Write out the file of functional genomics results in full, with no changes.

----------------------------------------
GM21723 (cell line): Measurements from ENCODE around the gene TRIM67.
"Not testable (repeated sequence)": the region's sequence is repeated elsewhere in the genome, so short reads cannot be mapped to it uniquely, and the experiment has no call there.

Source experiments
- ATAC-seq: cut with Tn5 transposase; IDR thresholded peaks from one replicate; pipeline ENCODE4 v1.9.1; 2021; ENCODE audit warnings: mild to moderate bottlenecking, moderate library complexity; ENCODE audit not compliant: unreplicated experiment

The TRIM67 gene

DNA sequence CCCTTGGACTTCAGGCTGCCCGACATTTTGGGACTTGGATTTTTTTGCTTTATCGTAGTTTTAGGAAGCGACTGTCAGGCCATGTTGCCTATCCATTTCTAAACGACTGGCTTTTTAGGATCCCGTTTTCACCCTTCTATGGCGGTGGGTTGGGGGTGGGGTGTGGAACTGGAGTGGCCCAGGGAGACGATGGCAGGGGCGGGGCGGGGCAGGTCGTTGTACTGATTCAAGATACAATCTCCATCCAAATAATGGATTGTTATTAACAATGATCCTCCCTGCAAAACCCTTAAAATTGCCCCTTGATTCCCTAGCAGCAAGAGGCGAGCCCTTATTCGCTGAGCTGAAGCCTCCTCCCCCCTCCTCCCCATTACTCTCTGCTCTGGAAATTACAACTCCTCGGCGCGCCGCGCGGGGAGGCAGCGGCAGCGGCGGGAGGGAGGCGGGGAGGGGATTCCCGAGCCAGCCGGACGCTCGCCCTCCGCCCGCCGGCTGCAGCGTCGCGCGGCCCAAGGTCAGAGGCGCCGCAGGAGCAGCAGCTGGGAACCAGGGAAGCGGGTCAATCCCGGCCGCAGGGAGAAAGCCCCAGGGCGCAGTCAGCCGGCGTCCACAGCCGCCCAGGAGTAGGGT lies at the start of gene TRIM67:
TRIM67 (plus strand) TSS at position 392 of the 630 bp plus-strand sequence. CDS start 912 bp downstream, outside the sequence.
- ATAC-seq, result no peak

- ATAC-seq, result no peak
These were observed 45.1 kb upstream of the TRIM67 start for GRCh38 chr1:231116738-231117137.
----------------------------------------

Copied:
GM21723 (cell line): Measurements from ENCODE around the gene TRIM67.
"Not testable (repeated sequence)": the region's sequence is repeated elsewhere in the genome, so short reads cannot be mapped to it uniquely, and the experiment has no call there.

Source experiments
- ATAC-seq: cut with Tn5 transposase; IDR thresholded peaks from one replicate; pipeline ENCODE4 v1.9.1; 2021; ENCODE audit warnings: mild to moderate bottlenecking, moderate library complexity; ENCODE audit not compliant: unreplicated experiment

The TRIM67 gene

DNA sequence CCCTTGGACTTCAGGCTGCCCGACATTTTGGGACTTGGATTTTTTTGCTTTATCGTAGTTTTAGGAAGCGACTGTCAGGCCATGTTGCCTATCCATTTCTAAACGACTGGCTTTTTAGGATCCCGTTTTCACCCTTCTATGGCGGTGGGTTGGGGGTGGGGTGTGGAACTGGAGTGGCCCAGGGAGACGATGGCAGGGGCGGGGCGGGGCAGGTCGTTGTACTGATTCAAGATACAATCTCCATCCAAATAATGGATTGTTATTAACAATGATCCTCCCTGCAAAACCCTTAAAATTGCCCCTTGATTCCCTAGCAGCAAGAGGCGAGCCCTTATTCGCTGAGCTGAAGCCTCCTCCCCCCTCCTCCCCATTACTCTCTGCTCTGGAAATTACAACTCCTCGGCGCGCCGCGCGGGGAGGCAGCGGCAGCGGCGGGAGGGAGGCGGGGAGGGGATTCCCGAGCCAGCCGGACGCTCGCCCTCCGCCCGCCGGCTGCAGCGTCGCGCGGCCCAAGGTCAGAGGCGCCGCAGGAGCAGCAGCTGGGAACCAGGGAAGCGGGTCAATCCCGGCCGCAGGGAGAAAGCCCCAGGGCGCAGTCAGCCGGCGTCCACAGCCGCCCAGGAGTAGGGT lies at the start of gene TRIM67:
TRIM67 (plus strand) TSS at position 392 of the 630 bp plus-strand sequence. CDS start 912 bp downstream, outside the sequence.
- ATAC-seq, result no peak

- ATAC-seq, result no peak
These were observed 45.1 kb upstream of the TRIM67 start for GRCh38 chr1:231116738-231117137.